August 17, 2009
The toys are put away, homework's done and the kids are in bed. The lunches are made and the dishwasher is on. You wash your face, brush your teeth, choose clothes for tomorrow and then collapse into bed beside your spouse. You lean over give your mate a perfunctory kiss and casually comment that your sex life "sure isn't what it used to be before kids"-and instantly fall asleep.
It's a familiar scenario that finds its way into jokes and television sit-coms. Nurturing love, intimacy and romance can often drop to the bottom of the list for working parents. It is easy to understand how this happens. Leaving your love life to the last may not intentional-it may just be the result of a jam-packed existence. In a working parent's world there is always some event, commitment or task that you or your partner feel you must attend to before taking time for your romantic relationship.
Keeping the fires burning in your relationship calls for courage. Though this may, at first, seem like an odd statement to make, I draw attention to it because you have risked your love life by introducing new people into the family mix. It's easier to revel in the unquestioning need your children have for you than risk re-establishing your relationship with your partner on new terms. Regenerating passion, deepening intimacy and growing together in the ever-changing dynamic of working parenthood is not necessarily easy but it can be done.
Speak your truth?tactfully. Studies show the number one deterrent to intimacy is lack of communication. The foundation of a satisfying intimate relationship is in knowing and understanding each other's desires and dreams. It is better to speak your truth honestly and gracefully, though you may feel like you're risking rejection, than to harbor anger and/or resentment towards your partner.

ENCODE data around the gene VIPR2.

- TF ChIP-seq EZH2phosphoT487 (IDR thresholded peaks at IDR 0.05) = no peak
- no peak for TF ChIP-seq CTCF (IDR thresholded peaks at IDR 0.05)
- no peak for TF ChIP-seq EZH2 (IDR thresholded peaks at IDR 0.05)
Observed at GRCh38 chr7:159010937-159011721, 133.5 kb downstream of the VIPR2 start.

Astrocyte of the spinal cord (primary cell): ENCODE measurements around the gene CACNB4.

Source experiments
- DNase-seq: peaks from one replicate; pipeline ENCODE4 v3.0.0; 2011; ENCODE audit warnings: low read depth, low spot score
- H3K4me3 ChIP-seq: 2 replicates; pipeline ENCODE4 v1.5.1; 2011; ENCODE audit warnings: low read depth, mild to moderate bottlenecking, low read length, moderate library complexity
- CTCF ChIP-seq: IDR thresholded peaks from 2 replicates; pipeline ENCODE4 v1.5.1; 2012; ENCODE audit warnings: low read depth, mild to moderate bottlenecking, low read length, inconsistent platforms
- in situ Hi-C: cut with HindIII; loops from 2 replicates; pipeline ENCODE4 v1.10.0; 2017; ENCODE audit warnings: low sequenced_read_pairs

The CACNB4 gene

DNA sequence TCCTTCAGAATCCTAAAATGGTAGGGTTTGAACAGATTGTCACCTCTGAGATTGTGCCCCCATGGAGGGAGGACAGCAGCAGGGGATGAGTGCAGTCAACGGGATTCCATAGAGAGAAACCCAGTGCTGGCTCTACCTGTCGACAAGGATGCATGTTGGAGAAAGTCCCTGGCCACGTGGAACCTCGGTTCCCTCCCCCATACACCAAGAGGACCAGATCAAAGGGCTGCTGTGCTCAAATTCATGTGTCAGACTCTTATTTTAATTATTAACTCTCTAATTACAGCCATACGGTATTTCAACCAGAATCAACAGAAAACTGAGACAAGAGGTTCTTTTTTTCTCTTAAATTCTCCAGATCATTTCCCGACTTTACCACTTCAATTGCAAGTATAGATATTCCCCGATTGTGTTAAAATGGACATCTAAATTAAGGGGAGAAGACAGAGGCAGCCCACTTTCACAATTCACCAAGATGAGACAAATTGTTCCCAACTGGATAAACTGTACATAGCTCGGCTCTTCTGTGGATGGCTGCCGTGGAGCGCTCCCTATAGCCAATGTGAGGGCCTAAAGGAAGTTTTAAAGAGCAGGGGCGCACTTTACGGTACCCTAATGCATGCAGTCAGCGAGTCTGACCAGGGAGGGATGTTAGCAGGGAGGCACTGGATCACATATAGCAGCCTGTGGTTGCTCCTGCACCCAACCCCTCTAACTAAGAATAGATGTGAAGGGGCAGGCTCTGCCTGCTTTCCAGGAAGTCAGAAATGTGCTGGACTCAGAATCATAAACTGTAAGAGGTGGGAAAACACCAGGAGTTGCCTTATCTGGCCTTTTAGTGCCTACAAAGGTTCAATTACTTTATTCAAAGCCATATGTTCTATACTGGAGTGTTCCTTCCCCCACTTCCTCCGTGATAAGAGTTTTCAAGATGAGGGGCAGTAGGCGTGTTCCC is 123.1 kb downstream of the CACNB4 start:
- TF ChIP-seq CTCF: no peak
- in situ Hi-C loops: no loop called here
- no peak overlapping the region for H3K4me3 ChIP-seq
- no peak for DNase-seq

Create space for intimacy
Make space in your schedule for intimacy. I know it doesn't sound very romantic or spontaneous. But if you are like most North American working women today, if you don't "pencil in" some romance time, you might find it just doesn't happen. You'll find that when a "date night" is in your calendar, you start to look forward to it and that can become a turn-on. And scheduling time to connect with your partner at a deeper level than "what's for dinner" and "who's picking up the kids?" will boost your intimacy quotient.
Remember "me time"
Before there is "us" time, there needs to be "me" time. In other words, take an interest in your personal needs and give yourself permission to take care of you first. This is an essential building block for an intimate and giving relationship with someone else. When you are feeling valued, relaxed, healthy, and worry-free, you'll have more of yourself to share with someone special.
To get your intimate life where you want it to be, it's important to know what you want. Consider the following questions: What does romance mean to me? What does intimacy mean to me? Is it the same or different than romance? Do I want more romance in my life? Using your answers as a guide, commit to one thing you will do this week to keep your fires burning.
About the Author
Lisa Martin, PCC (Professional Certified Coach), is the author of Briefcase Moms: 10 Proven Practices to Balance Working Mothers' Lives. She lives what she writes and talks about. A working mother with 20 years of corporate and entrepreneurial experience, she is the founder and president of Briefcase MomsO, an international coaching and personal development company with a mission to "make it easier for working mothers to live balanced and successful lives." She helps professionals, executives and entrepreneurs succeed in all areas of their lives- career, family and personal fulfillment. Subscribe to her free newsletter at: http://www.briefcasemoms.com